Working Smart – 5 Easy Tips
It’s not easy being told all the time to work smart, not hard. Especially for someone like me, who comes from a culture that prizes hard work above all else. Sometimes, working too hard can lead to problems, and the Japanese even have a work for that – karoshi – which is death from overwork. I personally feel that one should work smart, as this not only increases productivity, but also reduces stress and frees up time for important matters.
Here are five easy tips that you can follow for working smart, not working hard – because there is a huge difference.
It’s not the man that invents the wheel that gets the credit, it is the man that makes the car that gets the kudos. A famous saying that holds true: you don’t need to stress yourself out on this and you don’t need to start from scratch. Instead, you should take it upon yourself to use something that somebody has already created and make it many times better and more useful. A case in point is that many artists themselves say: Bad artists copy, great artists steal.
Of course, crediting the source goes without saying.
The time will come
when, with elation
you will greet yourself arriving
at your own door, in your own mirror
and each will smile at the other’s welcome,
and say, sit here. Eat.
You will love again the stranger who was your self.
Give wine. Give bread. Give back your heart
to itself, to the stranger who has loved you
all your life, whom you ignored
for another, who knows you by heart.
Take down the love letters from the bookshelf,
the photographs, the desperate notes,
peel your own image from the mirror.
Sit. Feast on your life.
The poem that you have just read is Love After Love by Derek Walcott and is also my favourite poem of all time. It goes beyond being my favourite poem; it speaks on a much deeper level to those of us who live in this day and age. Nowadays, people are constantly on the move, with no time to stop and smell the proverbial flowers. This poem urges you to love yourself, first and foremost, and forget about the insubstantial things we are chasing, like money, fame and power.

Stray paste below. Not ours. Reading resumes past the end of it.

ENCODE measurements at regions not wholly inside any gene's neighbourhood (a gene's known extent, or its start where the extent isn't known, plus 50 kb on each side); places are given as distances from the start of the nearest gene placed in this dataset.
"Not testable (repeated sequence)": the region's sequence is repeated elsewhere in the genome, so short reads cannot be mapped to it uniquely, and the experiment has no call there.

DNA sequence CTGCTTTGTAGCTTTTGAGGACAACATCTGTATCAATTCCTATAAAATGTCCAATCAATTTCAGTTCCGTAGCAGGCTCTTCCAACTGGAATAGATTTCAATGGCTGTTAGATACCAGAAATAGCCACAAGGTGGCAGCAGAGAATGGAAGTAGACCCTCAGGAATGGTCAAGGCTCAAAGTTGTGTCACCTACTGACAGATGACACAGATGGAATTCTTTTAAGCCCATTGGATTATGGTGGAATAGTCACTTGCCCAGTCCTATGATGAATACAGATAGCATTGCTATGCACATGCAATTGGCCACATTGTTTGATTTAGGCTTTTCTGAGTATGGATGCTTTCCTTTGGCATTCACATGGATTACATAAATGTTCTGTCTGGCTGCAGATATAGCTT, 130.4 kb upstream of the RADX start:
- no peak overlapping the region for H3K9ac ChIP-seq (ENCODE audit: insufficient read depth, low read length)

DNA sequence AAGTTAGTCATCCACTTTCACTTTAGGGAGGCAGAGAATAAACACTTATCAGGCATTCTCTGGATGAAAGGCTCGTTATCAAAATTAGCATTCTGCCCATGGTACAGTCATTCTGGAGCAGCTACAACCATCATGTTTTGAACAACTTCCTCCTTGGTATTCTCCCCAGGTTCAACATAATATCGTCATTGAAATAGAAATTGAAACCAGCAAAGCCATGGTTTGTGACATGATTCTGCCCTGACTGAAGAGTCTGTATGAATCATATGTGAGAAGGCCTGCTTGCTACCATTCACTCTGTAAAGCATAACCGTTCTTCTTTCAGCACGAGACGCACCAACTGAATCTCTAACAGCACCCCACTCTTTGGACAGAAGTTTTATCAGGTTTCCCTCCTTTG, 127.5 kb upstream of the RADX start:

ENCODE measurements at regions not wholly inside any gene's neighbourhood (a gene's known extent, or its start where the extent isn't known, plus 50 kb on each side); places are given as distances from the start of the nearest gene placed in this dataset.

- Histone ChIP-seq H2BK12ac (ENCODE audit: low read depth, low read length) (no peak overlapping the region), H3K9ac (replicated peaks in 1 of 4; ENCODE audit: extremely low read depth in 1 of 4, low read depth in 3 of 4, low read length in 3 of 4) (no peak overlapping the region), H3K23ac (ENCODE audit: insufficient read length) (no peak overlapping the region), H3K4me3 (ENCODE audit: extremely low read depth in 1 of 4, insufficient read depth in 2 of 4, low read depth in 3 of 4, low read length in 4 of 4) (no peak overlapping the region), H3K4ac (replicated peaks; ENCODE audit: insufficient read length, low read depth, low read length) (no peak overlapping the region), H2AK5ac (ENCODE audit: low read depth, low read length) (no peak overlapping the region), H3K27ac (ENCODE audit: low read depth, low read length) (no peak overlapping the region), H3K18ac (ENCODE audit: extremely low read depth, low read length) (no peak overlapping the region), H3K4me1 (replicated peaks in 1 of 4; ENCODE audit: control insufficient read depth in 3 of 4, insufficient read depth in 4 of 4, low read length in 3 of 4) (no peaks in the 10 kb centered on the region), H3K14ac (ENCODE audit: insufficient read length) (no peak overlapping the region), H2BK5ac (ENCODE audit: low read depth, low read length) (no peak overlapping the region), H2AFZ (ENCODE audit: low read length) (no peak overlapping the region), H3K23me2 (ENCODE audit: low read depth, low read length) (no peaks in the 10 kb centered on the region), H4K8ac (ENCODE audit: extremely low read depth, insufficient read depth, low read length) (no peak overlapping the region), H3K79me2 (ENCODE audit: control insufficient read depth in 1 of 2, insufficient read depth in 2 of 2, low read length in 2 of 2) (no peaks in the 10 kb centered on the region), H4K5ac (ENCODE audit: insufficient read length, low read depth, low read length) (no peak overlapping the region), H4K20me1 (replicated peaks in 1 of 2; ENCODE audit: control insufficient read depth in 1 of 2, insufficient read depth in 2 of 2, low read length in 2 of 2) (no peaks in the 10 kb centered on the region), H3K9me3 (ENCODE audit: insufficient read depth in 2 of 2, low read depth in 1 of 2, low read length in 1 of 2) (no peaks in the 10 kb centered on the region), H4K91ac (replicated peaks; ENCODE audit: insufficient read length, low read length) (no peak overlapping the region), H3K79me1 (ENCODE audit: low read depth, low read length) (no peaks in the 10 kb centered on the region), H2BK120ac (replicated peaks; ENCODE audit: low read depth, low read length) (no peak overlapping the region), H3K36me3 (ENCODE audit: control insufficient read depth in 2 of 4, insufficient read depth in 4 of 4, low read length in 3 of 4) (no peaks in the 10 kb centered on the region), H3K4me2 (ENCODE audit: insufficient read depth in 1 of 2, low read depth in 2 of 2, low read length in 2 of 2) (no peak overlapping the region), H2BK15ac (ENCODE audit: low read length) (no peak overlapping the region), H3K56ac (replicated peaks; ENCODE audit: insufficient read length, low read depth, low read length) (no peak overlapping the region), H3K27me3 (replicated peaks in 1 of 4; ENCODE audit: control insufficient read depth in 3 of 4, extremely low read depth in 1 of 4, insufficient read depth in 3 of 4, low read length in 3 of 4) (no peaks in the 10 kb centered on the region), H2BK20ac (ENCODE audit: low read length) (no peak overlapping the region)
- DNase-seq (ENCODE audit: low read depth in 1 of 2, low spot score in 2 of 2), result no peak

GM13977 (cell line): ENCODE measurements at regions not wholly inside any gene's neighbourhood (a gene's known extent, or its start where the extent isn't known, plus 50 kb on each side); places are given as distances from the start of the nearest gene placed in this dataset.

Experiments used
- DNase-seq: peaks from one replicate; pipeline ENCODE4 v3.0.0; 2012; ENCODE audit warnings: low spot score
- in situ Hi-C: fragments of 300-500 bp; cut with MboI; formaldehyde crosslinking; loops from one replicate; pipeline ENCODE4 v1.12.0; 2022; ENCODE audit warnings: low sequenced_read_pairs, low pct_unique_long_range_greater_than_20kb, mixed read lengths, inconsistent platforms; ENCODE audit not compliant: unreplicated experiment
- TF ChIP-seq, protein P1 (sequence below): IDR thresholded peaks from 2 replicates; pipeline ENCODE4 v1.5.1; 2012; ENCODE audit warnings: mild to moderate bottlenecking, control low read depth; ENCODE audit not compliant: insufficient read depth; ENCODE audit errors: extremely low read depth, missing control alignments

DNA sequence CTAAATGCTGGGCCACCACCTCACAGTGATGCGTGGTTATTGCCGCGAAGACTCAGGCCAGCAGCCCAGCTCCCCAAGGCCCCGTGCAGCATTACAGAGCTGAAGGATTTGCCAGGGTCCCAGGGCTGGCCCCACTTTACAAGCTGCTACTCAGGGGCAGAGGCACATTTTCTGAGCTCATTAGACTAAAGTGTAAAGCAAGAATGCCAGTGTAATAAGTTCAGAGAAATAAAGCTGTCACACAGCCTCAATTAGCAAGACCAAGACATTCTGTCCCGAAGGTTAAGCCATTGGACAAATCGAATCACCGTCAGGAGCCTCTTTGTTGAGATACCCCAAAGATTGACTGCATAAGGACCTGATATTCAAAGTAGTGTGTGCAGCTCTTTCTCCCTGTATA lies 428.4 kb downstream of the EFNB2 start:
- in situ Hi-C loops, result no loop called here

How does this tie in to working smart? You simply work for yourself, and by loving yourself; you create a space that is conducive and safe for you. This then increases your productivity and without you going too hard on yourself, you still get the job done!
Have your heard of this famous technique? It has been purported to be an effective time and focus increasing trick. Pomodoro comes from the Spanish word “tomato” and was invented by Francesco Cirillo in the late 1980s.
1. Decide on the task to be done.
2. Set the pomodoro timer (traditionally to 25 minutes).
3. Work on the task.
4. End work when the timer rings and put a checkmark on a piece of paper.
5. If you have fewer than four checkmarks, take a short break (3–5 minutes), then go to step 2.
6. After four pomodoros, take a longer break (15–30 minutes), reset your checkmark count to zero, then go to step 1.
You can find out more at the official site here.
No, it’s not the global positioning system but it’s definitely a great way for you to find your way when doing your tasks. Here’s what each one means:
Set A Goal: Exactly what it says on the tin; setting a goal is important. Setting goals big and small are also important. What’s even more important is setting small goals to help you achieve that big goal.
Find Your Purpose: It’s said that we were born to give purpose to our own lives, and whether you agree or not, finding a purpose in life helps you to set a series of goals to achieve that purpose.
Widen Your Scope: There’s nothing sadder than a narrow-minded person and you should always widen your scope. Try something new!
Similar to the pomodoro technique, set the amount of time that you want to dedicate to a specific activity and stick to it! This can be a fun exercise for you and you can greatly expand your skillset by trying out new things during certain “themed” hours.
All in all, I hope this was a fun and useful article for you! Look forward to more by subscribing to the Ooze Newsletter and if you like this article, do share it on social media.